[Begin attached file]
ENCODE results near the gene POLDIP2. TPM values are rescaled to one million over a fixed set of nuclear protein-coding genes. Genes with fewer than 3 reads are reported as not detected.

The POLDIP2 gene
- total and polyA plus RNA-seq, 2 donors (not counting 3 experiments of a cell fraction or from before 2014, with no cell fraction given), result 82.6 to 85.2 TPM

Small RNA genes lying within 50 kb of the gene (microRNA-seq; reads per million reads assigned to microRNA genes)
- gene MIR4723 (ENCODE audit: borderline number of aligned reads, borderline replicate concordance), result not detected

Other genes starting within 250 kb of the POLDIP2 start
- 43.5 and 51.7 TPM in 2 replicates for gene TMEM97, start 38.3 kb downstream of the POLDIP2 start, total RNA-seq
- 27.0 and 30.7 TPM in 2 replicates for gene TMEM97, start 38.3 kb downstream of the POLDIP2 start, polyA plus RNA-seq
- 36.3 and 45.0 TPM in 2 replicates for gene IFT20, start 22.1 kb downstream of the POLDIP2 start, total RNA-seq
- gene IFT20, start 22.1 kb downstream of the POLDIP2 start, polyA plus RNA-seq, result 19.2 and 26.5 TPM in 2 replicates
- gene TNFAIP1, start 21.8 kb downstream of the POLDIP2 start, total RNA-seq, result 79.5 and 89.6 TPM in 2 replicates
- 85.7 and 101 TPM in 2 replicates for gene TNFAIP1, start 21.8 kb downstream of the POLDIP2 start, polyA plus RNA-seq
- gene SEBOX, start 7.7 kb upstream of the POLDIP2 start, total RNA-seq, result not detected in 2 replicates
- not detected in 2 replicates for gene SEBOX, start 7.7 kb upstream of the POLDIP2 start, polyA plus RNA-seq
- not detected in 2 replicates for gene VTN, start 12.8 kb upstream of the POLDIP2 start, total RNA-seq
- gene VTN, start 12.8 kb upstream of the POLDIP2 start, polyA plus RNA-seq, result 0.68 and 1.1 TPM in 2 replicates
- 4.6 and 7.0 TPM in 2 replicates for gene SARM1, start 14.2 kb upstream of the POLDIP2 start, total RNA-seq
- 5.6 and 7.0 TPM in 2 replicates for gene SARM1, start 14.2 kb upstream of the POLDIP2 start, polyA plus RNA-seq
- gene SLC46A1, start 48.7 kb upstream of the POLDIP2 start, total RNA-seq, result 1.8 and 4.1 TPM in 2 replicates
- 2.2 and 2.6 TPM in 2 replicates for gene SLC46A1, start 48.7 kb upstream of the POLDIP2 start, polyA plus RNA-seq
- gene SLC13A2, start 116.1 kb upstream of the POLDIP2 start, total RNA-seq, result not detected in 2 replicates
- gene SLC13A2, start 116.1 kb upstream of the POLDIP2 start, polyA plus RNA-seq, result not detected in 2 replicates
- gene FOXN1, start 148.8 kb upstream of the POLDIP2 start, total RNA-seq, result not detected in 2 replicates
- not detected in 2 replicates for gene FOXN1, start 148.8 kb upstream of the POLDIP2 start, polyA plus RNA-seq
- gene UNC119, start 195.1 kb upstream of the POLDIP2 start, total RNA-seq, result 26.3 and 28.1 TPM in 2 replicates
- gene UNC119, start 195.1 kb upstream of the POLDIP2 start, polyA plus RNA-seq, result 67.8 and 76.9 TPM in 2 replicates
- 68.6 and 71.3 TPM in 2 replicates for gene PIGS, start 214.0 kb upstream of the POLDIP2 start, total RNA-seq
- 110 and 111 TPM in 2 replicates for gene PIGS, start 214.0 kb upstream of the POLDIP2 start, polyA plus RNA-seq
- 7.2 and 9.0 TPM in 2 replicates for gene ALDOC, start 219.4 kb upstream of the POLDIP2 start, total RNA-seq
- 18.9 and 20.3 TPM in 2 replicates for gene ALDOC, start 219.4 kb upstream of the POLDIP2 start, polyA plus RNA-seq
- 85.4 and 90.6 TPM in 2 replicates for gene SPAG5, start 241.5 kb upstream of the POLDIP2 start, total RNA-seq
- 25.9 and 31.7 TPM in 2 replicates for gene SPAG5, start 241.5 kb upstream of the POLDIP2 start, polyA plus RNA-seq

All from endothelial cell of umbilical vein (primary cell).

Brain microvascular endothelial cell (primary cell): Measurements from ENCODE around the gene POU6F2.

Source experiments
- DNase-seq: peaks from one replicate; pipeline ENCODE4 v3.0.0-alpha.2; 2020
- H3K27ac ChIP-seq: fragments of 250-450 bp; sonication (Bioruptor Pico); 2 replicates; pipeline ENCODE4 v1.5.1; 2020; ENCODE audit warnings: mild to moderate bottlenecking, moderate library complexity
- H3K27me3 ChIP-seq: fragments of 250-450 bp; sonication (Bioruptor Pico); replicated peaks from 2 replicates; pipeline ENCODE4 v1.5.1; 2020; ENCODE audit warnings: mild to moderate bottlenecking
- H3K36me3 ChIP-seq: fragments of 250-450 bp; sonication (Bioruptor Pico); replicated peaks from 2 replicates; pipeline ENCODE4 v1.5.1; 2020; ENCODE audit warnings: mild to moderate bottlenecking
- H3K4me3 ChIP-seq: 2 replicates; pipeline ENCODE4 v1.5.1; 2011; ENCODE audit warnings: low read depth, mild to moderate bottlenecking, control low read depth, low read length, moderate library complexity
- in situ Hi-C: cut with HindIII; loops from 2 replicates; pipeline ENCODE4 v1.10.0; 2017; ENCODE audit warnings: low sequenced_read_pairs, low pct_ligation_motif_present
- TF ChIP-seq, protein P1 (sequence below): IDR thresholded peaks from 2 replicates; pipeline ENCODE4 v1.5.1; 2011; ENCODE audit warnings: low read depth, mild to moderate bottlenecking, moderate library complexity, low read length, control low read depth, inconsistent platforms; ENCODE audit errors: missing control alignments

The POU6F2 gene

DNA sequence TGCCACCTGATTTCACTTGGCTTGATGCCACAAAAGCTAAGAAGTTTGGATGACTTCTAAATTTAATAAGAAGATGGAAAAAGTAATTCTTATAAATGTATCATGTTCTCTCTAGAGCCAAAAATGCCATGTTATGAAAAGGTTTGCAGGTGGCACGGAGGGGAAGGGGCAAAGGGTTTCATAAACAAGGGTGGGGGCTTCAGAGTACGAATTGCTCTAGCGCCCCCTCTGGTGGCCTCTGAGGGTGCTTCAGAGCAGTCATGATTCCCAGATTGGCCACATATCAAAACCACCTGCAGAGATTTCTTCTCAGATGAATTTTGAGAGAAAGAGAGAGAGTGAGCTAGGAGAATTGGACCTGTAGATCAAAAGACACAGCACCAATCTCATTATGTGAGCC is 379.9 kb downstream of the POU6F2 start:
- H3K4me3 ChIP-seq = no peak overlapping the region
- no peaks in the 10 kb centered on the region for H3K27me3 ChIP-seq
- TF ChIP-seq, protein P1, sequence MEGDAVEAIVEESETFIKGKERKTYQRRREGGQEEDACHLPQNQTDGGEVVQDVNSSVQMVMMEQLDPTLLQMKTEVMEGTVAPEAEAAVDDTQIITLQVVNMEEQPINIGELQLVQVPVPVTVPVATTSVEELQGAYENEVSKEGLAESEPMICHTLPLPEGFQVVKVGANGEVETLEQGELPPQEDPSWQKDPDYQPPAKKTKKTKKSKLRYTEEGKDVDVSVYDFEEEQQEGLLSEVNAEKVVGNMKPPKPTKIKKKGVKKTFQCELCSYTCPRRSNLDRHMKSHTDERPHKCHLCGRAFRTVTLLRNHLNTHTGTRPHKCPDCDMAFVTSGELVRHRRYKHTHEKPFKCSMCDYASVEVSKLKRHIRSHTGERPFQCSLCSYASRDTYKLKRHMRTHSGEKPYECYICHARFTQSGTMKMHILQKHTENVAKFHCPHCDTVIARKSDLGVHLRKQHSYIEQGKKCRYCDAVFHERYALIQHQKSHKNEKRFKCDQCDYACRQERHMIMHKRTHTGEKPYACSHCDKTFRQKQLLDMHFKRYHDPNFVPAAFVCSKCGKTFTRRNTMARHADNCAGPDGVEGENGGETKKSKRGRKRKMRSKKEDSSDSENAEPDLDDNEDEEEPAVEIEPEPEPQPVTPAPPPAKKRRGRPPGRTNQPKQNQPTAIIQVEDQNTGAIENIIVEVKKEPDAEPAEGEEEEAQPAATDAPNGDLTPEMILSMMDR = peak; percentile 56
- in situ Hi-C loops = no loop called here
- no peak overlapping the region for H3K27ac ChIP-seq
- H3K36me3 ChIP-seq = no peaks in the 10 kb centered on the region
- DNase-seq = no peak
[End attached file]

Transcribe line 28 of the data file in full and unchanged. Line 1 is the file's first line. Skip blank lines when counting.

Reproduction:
- 110 and 111 TPM in 2 replicates for gene PIGS, start 214.0 kb upstream of the POLDIP2 start, polyA plus RNA-seq